Ekspresa Blog Articles

Efficiently finding External Interference in mobile networks

External interference situations can severely impact the performance of a mobile network, impacting the subscribers’ experience. Because of this, mobile network operators should find mechanisms to mitigate this issues effectively and quickly. In this article we present a general description of the most common types of external interference in mobile networks, what is the typical process to find it and how can operators leverage the CellSpectrum solution to accelerate this process.

CellSpectrum solution, by Celplan
Snaphot of CellSpectrum software

In the context of a mobile network, what is external interference?

In every mobile network there is interference. All 5G/LTE/UMTS networks use a frequency reuse of one, this means that all UEs and base stations transmit over the same bandwidth, causing “internal interference”.

The system is designed to tolerate and handle this internal interference, and only in severe scenarios (very high traffic, cell overlapping or pilot pollution) we will observe significant degradation of user experience. Internal interference issues can be detected by analyzing the network’s performance, traces or Drive Tests.

The scenario changes when the interference doesn’t come from the mobile network or its user, but from external sources. In that case, the network’s self-regulation capabilities are diminished.

Hereinafter, when we speak of external interference, or simply interference, we are referring to situations in which the presence of unwanted RF energy degrades the normal operation of a wireless communication system.

External interference can affect any portion of the spectrum, but in cellular networks its effects are usually more significant on the uplink. This is due to the limitations inherent to the uplink, where the typical maximum transmission power of UEs is 24dBm. Even when base stations have high-sensitivity receivers, the presence of interfering signals may impact their ability to decode UE transmissions.

In downlink, on the other hand, 5G/LTE/UMTS/GSM cells transmit at a higher power than typical interference sources, making it less likely to observe a negative impact in this direction.

External interference impact

The effects of external interference usually vary depending on the interferer characteristics and the affected system.

Given the adaptive nature of modern cellular technologies, the presence of interference may cause the system to use more robust modulation schemes with lower bit rate (for instance, QPSK). In this case, the user perceives a data rate decrease in either uplink or downlink. More severe cases cause more evident problems, such as dropped calls, access failures, bad voice quality, data transmission interruption or high latency.

On the network’s side, the presence of interference causes a decrease in the available air interface capacity. This is due to the increase in usage of resources (PRB, Power, Codes) needed to overcome the interference and maintain an acceptable BLER. Evidently, this affects the end user experience.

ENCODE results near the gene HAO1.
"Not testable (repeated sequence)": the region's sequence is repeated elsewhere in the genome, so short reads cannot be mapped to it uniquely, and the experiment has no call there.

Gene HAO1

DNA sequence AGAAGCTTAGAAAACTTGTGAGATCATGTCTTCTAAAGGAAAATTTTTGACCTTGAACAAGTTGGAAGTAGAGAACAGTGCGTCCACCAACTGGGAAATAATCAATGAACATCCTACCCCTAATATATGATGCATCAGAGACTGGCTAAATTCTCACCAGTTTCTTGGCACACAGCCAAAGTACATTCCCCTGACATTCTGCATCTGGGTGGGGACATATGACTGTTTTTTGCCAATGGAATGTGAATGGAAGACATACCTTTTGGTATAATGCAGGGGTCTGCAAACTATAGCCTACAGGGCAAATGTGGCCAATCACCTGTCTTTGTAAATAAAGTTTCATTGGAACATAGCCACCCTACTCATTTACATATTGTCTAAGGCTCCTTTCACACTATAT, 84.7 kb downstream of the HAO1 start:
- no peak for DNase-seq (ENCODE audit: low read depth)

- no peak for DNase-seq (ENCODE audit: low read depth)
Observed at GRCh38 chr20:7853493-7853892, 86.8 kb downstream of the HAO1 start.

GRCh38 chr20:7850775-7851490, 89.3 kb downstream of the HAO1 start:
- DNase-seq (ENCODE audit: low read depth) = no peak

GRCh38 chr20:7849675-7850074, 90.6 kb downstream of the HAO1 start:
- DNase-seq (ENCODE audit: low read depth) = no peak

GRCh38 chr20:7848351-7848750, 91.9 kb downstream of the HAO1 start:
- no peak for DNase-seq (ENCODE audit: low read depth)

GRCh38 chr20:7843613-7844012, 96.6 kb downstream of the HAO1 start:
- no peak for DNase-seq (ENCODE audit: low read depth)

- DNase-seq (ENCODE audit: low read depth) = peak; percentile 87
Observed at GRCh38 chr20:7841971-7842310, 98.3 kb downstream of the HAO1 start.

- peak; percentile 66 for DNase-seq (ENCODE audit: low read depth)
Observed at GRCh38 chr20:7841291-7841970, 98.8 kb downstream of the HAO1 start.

Both situations are undesirable for mobile network operators. This is why a fast and effective mitigation methodology is needed, with the objective of minimizing impact time.

Most common external interference sources in mobile networks

External interference sources may vary according to the region or frequency band. Below some of the most common types:

Two carrier 3rd order intermodulation measurement

Harmonics and intermodulation products

Harmonics are a normal product of almost all RF transmitters. A harmonic is simply a copy of the original signal that appears at N multiple times of the original frequency. Intermodulation Products are created when two or more signals of different frequencies (including their harmonics) are combined in a non-linear way.

Intermodulation products can be generated at considerable distances from the source frequency. It is common to see this effect when you have multiple transmitters sharing antennas or feeders, or in cases where contaminated, corroded or bad surfaces cause passive intermodulation (PIM).

Equipment transmitting in not allowed bands.

On occasion, service providers may have equipment transmitting on unauthorized bands. For example, radio stations or microwave links.

Another common case is interference at the borders between countries.

Spurious emissions from electronic devices.

Almost all electronic devices emit RF energy at different frequencies. When these signals, or their harmonics, are of sufficient amplitude and fall within the cellular band, they cause interference. Examples: Amplifiers, lamps, screens (neon), industrial equipment.

“Other region” electronic devices

Devices that operate in bands allowed in one region that interfere with bands in others. Examples: Radios, microphones, cordless phones.

Repeaters with improperly adjusted gain.

Private entities can install repeater antennas to improve coverage in a certain band. If these items are set with excessive gain, they may cause interference.